After TACE using Lipiodol, unenhanced CT can be performed to assess Lipiodol distribution. In general, complete retention of iodized oil has a high correlation with complete lesion necrosis, while incomplete retention of Lipiodol can be related to both necrosis and residual viable tumor [35, 37]. Lack of iodized oil uptake immediately after therapy may also indicate an aberrant vascular supply to the tumor and will require repeated treatment as soon as possible. Multiphasic MDCT must still be performed to further assess the areas lacking iodized oil for enhancement and washout [38]. Necrotic nonviable tumor tissue will continue to retain the oil indefinitely but will decrease in size over time. Volumetric assessment of the treatment zone is particularly helpful in cases in which necrosis is heterogeneously distributed in HCC and mRECIST is less suitable for response assessment [39, 40]. Additionally, per voxel analysis of the enhancement of the tissue might increase accuracy for response monitoring after TACE for HCC, but this has only been suggested in a small retrospective study [41]. Perfusion CT gives the opportunity to capture CT attenuation as a function of time, which can be used to quantify tissue and tumor vascular characteristics. TACE reduces tumor blood volume, which will lead to a significant decrease in hepatic arterial fraction and perfusion in tumors effectively treated by TACE. In a recent study from Su et al. (prospective study, n = 39, perfusion CT performed before cTACE) found that the responders (mRECIST criteria) demonstrated higher hepatic arterial perfusion (HAP) and lower hepatic portal perfusion (HPP) compared to non-responders among the 34 lesions without portal vein tumor thrombus. So far, the evidence is limited and clinical value of arterial perfusion is yet to be established.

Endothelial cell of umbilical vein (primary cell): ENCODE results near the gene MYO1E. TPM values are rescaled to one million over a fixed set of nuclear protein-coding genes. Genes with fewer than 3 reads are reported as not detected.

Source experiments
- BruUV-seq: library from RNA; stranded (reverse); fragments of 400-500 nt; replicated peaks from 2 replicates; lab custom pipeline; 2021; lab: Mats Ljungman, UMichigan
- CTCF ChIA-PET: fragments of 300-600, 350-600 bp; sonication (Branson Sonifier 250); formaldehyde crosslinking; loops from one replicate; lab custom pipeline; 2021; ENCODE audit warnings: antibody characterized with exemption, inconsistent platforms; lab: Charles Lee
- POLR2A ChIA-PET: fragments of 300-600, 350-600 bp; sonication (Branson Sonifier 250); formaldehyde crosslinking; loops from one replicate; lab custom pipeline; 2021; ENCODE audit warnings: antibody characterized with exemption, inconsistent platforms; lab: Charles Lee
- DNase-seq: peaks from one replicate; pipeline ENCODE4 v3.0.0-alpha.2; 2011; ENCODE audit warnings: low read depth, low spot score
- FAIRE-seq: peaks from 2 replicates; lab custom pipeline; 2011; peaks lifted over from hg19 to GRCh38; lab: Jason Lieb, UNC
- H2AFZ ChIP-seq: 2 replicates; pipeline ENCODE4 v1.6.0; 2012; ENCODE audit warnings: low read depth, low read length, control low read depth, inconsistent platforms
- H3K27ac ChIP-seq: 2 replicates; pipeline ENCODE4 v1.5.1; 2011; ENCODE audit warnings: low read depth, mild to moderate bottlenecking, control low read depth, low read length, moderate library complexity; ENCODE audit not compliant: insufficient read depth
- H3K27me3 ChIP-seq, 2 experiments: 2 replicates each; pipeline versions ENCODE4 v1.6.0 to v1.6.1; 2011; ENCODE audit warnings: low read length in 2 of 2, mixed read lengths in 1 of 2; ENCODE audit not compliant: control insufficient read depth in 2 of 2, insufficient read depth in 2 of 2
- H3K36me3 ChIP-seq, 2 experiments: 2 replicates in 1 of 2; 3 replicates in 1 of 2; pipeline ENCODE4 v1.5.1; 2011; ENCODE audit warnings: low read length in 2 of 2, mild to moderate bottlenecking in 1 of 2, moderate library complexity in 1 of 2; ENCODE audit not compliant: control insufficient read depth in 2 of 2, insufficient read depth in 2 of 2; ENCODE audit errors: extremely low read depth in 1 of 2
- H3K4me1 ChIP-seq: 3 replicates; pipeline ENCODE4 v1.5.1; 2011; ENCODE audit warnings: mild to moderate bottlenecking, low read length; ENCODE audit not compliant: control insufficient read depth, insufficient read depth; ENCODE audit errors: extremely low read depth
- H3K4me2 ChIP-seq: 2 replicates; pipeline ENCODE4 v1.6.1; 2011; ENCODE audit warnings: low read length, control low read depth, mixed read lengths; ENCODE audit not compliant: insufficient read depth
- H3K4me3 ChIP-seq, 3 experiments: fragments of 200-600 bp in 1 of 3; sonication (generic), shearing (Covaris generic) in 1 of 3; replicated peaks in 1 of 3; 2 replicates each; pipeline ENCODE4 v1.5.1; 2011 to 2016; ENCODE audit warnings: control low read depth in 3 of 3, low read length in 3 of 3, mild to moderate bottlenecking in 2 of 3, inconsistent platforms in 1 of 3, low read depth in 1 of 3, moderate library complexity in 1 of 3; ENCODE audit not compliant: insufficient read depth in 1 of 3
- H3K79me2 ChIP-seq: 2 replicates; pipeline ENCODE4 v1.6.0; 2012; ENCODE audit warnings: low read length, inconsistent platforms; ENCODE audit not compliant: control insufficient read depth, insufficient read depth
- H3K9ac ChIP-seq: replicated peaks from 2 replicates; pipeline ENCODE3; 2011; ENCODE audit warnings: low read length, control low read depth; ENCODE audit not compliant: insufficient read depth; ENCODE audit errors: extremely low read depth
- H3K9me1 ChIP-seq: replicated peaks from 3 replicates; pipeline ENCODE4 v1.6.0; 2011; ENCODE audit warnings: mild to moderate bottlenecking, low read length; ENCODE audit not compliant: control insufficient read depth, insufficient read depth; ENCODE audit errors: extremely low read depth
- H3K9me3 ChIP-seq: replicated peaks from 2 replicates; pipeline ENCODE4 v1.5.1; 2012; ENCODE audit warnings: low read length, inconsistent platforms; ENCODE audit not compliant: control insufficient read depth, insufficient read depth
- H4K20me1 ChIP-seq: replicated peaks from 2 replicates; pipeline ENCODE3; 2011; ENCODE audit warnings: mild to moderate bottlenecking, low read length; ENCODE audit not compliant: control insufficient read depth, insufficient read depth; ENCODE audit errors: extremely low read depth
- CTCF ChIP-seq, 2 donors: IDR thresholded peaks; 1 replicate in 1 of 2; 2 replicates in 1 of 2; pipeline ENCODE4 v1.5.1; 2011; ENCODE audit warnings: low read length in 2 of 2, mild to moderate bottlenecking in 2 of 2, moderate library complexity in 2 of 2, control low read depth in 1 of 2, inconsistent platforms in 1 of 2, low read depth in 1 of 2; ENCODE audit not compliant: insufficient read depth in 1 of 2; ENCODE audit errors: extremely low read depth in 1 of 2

The coagulative necrosis that occurs will lead to a hyperintense signal on unenhanced T1-weighted imaging. Subtraction images can be a helpful adjunct for differentiating hemorrhage from enhancing tumor on MRI [42, 43]. MR has been shown to be advantageous in assessing treatment-related changes in HCC (mainly post-contrast T1W MRI and DWI) and is superior to ceCT in evaluating patients who have undergone Lipiodol-based TACE therapies. Lipiodol does not adversely affect MR signal intensity, while beam-hardening effects on CT may obscure small enhancing tumors [44, 45]. Therefore, MRI is recommended when lipiodol-based TACE has been performed. The added value of gadoxetic acid over extracellular GBCAs after HCC locoregional therapy is unclear. Diffusion-weighted imaging can be of help in distinguishing viable from necrotic areas after HCC treatment. Residual diffusion restriction is suggestive of residual viable tumor. Combining DWI with conventional MRI can increase sensitivity for detecting viable tumor [44]. Sensitivity for detection of (residual) HCC does not improve and one study even reported a poorer diagnostic performance compared to contrast-enhanced multiphasic T1W MRI [46]. Conflicting results have been reported regarding the value of pre-treatment ADC measurements [47, 48]. There might be a value for ADC measurements after treatment, as two studies found that an increase in ADC after treatment was associated with good response [47, 48]. There is some preliminary evidence for dynamic contrast-enhanced (DCE-MRI; in which images are continuously acquired to assess perfusion by obtaining a signal-intensity-time curve) for response assessment after TACE for HCC, but the evidence is too sparse to recommend its use [49]. Future trials will have to provide evidence of the value of DCE-MRI.